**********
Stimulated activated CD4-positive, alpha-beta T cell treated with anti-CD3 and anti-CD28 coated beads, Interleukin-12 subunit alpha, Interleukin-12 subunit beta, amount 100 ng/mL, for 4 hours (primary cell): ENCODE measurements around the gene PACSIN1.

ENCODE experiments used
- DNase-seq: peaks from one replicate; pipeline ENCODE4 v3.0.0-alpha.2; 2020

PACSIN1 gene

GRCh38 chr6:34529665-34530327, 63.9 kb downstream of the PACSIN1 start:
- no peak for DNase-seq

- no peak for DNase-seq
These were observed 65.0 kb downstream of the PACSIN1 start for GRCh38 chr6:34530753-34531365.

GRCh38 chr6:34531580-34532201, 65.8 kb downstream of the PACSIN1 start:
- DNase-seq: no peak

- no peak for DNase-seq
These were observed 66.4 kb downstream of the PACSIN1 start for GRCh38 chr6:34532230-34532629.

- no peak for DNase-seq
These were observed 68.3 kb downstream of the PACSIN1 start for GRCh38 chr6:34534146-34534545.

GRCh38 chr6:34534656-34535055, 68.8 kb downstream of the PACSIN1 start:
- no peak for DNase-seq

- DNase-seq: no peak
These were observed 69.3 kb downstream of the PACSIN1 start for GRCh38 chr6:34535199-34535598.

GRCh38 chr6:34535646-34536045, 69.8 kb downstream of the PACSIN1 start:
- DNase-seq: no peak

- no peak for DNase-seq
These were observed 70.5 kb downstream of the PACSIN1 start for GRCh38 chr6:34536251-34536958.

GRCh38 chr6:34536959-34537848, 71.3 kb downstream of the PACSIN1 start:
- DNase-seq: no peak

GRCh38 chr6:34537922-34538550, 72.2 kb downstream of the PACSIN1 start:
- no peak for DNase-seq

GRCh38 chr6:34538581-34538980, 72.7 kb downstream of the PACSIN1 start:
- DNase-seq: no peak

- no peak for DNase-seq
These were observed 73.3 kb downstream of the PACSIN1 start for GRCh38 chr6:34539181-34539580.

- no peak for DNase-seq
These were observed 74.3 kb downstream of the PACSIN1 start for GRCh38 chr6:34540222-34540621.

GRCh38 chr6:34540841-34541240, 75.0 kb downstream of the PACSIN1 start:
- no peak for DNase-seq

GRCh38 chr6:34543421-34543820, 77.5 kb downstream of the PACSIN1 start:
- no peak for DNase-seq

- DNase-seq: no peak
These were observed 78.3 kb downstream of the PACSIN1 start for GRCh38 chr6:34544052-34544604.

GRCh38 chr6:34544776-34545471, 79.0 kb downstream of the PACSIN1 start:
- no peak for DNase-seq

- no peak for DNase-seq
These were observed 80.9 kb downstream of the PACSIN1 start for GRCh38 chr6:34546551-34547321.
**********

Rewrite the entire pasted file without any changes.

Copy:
Stimulated activated CD4-positive, alpha-beta T cell treated with anti-CD3 and anti-CD28 coated beads, Interleukin-12 subunit alpha, Interleukin-12 subunit beta, amount 100 ng/mL, for 4 hours (primary cell): ENCODE measurements around the gene PACSIN1.

ENCODE experiments used
- DNase-seq: peaks from one replicate; pipeline ENCODE4 v3.0.0-alpha.2; 2020

PACSIN1 gene

GRCh38 chr6:34529665-34530327, 63.9 kb downstream of the PACSIN1 start:
- no peak for DNase-seq

- no peak for DNase-seq
These were observed 65.0 kb downstream of the PACSIN1 start for GRCh38 chr6:34530753-34531365.

GRCh38 chr6:34531580-34532201, 65.8 kb downstream of the PACSIN1 start:
- DNase-seq: no peak

- no peak for DNase-seq
These were observed 66.4 kb downstream of the PACSIN1 start for GRCh38 chr6:34532230-34532629.

- no peak for DNase-seq
These were observed 68.3 kb downstream of the PACSIN1 start for GRCh38 chr6:34534146-34534545.

GRCh38 chr6:34534656-34535055, 68.8 kb downstream of the PACSIN1 start:
- no peak for DNase-seq

- DNase-seq: no peak
These were observed 69.3 kb downstream of the PACSIN1 start for GRCh38 chr6:34535199-34535598.

GRCh38 chr6:34535646-34536045, 69.8 kb downstream of the PACSIN1 start:
- DNase-seq: no peak

- no peak for DNase-seq
These were observed 70.5 kb downstream of the PACSIN1 start for GRCh38 chr6:34536251-34536958.

GRCh38 chr6:34536959-34537848, 71.3 kb downstream of the PACSIN1 start:
- DNase-seq: no peak

GRCh38 chr6:34537922-34538550, 72.2 kb downstream of the PACSIN1 start:
- no peak for DNase-seq

GRCh38 chr6:34538581-34538980, 72.7 kb downstream of the PACSIN1 start:
- DNase-seq: no peak

- no peak for DNase-seq
These were observed 73.3 kb downstream of the PACSIN1 start for GRCh38 chr6:34539181-34539580.

- no peak for DNase-seq
These were observed 74.3 kb downstream of the PACSIN1 start for GRCh38 chr6:34540222-34540621.

GRCh38 chr6:34540841-34541240, 75.0 kb downstream of the PACSIN1 start:
- no peak for DNase-seq

GRCh38 chr6:34543421-34543820, 77.5 kb downstream of the PACSIN1 start:
- no peak for DNase-seq

- DNase-seq: no peak
These were observed 78.3 kb downstream of the PACSIN1 start for GRCh38 chr6:34544052-34544604.

GRCh38 chr6:34544776-34545471, 79.0 kb downstream of the PACSIN1 start:
- no peak for DNase-seq

- no peak for DNase-seq
These were observed 80.9 kb downstream of the PACSIN1 start for GRCh38 chr6:34546551-34547321.